Did GOP candidates answer your tax questions in last night’s debate? TPC has a new presidential candidate tax plan scorecard that can fill in any blanks. The scorecard features the available tax plan information from 19 candidates—you can apply a filter to focus on your favorites. Soon to be included: Senator Ted Cruz's plan. Cruz shared his goals for a flat 10 percent individual income tax, and a flat 16 percent business tax last night. He says the Tax Foundation's dynamic scoring showed his plan would cost less than $1 trillion.
The House GOP backs Paul Ryan for Speaker. Ryan won their support even though he backed the now-House-approved two-year budget deal that raises spending caps and the debt ceiling. Conservatives in the party wanted him to oppose it, but under the agreement, there’ll be no government shut-down or debt default between now and the 2016 elections. Now, Ryan said, the GOP can “wipe the slate clean.” Today, expect the full House to formally elect Ryan as Speaker.
One small step to curb tax evasion, one giant missed opportunity. An understaffed IRS has been unable to effectively audit large partnerships, but the budget deal now being debating in Congress attempts to address the problem. TPC’s Steve Rosenthal considers the plan and .concludes, “Auditing and collecting a tax from a large partnership sounds sensible. But the IRS still lacks the resources to identify and pursue complicated tax issues. The new audit regime helps but there is a better solution: Congress should give the IRS more money to do its job, something this budget agreement would not do.”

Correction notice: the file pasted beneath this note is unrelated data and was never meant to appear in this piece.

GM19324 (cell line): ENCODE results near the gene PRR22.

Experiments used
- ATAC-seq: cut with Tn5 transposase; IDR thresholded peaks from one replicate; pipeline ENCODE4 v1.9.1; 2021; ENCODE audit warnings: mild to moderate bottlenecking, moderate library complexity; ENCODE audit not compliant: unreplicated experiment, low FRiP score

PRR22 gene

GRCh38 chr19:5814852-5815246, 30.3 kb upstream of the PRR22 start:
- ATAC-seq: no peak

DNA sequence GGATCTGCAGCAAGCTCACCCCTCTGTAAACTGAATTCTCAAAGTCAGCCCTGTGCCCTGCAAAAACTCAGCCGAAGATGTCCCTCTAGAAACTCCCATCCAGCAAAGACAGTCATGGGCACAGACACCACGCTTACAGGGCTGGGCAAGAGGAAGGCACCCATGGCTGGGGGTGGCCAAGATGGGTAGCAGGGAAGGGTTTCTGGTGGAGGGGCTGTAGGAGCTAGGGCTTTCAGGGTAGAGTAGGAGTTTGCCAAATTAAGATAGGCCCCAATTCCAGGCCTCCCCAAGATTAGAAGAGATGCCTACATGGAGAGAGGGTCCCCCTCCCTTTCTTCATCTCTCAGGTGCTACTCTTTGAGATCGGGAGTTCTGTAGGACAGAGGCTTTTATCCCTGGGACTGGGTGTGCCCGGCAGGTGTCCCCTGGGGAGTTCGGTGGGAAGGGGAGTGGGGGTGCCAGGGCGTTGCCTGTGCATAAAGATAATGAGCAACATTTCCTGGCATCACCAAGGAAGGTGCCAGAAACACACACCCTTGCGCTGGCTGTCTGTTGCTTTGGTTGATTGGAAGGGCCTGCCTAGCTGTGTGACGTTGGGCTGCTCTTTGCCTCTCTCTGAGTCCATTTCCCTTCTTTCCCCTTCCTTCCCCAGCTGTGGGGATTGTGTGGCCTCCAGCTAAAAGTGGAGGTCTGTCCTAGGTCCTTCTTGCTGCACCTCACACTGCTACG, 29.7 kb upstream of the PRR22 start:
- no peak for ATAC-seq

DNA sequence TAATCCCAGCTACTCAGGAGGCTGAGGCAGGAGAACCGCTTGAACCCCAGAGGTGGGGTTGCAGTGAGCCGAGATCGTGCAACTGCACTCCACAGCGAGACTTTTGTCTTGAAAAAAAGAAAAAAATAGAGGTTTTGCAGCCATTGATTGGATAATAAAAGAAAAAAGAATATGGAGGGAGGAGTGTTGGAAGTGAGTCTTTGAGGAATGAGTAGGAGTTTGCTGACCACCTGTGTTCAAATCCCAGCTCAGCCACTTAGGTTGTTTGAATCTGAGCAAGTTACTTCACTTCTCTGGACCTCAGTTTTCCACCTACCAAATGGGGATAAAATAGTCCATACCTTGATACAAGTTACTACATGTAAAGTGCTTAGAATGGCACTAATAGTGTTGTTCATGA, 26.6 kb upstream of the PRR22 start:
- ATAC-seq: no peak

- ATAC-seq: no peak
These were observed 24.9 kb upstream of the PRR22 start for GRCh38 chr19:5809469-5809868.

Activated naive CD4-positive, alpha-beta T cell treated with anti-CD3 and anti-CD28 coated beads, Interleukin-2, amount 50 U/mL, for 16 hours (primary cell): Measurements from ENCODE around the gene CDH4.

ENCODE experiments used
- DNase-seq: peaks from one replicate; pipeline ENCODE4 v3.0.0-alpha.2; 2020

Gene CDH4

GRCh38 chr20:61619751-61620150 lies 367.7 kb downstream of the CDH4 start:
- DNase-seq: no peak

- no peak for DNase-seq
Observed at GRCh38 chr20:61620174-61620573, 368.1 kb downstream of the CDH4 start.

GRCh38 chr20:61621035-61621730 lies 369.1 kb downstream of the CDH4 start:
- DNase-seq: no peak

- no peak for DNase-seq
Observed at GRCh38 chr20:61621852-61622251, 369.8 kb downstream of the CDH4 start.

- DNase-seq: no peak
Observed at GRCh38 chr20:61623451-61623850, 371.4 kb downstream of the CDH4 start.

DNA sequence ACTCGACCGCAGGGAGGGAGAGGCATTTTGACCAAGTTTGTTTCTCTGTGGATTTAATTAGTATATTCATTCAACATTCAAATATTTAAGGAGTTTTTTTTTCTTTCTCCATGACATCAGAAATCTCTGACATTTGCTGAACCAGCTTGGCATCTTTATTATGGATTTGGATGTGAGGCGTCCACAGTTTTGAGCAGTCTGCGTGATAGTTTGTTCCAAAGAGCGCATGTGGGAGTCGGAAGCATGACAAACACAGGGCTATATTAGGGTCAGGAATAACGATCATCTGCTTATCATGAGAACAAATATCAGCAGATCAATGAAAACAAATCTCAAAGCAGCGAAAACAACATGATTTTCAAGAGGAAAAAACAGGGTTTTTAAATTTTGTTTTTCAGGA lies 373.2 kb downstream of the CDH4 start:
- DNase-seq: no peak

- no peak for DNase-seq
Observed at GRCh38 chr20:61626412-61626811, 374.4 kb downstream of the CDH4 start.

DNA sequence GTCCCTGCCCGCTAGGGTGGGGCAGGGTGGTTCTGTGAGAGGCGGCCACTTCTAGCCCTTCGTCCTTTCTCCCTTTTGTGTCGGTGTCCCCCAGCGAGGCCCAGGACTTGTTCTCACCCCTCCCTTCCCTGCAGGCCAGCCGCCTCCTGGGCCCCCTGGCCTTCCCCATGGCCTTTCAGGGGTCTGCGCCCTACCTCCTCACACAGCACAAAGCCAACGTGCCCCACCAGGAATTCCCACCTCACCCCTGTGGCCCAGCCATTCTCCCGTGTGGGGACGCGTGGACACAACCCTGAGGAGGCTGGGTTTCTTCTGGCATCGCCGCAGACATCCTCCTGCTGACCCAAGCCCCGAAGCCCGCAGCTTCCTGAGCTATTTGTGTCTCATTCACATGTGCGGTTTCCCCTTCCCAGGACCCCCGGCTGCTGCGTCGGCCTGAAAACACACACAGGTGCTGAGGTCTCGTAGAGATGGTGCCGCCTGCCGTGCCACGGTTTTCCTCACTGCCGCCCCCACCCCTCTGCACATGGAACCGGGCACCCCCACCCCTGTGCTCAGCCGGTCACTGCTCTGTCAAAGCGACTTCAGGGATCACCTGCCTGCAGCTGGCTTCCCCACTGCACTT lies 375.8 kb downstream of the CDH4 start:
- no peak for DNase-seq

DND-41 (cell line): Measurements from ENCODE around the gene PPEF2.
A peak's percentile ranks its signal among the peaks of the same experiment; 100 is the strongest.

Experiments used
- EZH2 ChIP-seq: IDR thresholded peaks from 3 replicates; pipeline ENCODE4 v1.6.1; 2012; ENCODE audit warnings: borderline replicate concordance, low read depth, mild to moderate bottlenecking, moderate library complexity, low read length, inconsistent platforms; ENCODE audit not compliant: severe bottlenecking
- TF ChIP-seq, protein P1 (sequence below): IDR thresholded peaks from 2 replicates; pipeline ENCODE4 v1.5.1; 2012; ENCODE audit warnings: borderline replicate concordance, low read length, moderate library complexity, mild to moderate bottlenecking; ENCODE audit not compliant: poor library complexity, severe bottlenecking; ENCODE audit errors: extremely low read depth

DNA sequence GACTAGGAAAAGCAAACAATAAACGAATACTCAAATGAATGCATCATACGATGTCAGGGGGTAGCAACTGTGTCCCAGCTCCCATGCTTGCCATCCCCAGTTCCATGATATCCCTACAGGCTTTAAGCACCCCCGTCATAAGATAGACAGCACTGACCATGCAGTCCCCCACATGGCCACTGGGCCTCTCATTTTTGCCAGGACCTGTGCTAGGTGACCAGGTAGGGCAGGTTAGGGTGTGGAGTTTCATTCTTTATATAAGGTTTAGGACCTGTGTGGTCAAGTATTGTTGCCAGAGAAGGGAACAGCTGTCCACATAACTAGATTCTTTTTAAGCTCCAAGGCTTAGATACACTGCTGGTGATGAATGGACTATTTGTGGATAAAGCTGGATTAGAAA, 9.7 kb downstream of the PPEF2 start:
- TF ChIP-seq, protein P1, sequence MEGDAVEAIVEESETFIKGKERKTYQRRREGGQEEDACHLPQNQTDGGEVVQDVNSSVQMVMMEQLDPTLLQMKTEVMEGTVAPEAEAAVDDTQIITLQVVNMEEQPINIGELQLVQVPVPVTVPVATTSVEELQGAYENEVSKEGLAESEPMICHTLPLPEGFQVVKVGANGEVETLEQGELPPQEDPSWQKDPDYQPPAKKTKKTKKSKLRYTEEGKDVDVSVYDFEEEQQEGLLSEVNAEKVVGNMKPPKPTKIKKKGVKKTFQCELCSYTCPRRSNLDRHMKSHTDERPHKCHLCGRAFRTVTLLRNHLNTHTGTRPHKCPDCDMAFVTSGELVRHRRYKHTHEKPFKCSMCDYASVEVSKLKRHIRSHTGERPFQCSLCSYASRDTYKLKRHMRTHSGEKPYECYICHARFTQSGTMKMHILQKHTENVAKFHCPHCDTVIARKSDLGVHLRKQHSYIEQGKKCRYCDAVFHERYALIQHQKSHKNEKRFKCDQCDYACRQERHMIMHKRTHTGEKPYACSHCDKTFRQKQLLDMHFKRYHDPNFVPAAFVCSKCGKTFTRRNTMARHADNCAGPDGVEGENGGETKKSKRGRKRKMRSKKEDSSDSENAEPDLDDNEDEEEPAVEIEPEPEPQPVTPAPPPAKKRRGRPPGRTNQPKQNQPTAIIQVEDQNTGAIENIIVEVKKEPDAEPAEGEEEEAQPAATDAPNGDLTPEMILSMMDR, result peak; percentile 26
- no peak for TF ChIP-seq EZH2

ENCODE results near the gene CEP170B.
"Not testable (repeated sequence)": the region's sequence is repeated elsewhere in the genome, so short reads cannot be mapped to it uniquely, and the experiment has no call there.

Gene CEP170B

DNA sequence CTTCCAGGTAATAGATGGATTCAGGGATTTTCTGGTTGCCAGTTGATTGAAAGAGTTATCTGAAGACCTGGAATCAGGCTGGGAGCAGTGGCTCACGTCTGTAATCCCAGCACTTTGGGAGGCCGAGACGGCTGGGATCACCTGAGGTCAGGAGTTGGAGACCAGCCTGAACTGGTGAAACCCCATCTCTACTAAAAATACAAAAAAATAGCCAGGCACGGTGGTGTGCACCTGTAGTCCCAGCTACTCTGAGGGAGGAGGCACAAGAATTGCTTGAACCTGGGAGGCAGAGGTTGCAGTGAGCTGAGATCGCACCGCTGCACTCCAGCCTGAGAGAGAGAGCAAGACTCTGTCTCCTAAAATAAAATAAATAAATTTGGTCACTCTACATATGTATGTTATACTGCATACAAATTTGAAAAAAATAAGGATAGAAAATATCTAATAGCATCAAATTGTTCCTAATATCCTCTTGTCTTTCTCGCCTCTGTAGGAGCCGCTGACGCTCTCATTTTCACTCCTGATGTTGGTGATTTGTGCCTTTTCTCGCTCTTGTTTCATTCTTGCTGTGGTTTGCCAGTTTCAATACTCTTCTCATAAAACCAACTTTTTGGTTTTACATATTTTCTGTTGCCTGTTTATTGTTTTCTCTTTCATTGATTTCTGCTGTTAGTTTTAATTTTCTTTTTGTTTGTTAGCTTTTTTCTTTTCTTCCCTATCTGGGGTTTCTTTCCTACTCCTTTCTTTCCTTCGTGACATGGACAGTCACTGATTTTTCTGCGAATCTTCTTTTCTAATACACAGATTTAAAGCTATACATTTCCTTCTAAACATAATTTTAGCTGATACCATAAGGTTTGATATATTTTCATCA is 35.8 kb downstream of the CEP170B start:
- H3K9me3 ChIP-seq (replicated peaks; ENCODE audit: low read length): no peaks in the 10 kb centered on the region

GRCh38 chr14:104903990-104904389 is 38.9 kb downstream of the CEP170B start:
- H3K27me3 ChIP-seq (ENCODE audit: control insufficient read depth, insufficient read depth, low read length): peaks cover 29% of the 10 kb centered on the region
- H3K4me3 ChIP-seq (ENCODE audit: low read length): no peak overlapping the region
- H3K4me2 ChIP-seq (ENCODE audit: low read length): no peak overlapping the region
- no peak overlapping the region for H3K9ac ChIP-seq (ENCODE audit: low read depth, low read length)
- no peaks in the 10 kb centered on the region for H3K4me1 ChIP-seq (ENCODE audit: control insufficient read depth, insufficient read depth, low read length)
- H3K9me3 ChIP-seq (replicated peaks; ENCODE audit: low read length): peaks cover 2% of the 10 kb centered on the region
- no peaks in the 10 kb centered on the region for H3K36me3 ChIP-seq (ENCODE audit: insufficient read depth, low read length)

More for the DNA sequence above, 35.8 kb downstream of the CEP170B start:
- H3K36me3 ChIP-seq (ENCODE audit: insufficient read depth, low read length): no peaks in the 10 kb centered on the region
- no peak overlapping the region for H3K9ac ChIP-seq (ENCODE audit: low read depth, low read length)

In Michigan: The road not taken… or repaired. The state’s GOP-led Senate couldn’t muster a vote on a $1.2 billion road plan this week. That’s because the plan included a GOP-led House plan to increase vehicle registration fees by 40 percent. The Senate wants larger fuel tax hikes instead. House Republicans want to limit gas tax increases so they can offset them with an expanded tax credit for homeowners and renters. They can’t do that with vehicle fees. GOP Governor Rick Snyder, for his part, believes there is "strong momentum" to find a comprehensive, "fiscally responsible" solution soon.
What if gun sales were taxed at the federal level? Representative Nydia Velazquez of New York introduces legislation this week that would levy a $100 tax on gun sales. Proceeds would be distributed by the US Department of Justice to support mental health and anti-violence programs. The measure would also bolster federal reporting requirements for stolen or lost guns. The bill has been referred to committee, and will not likely advance.
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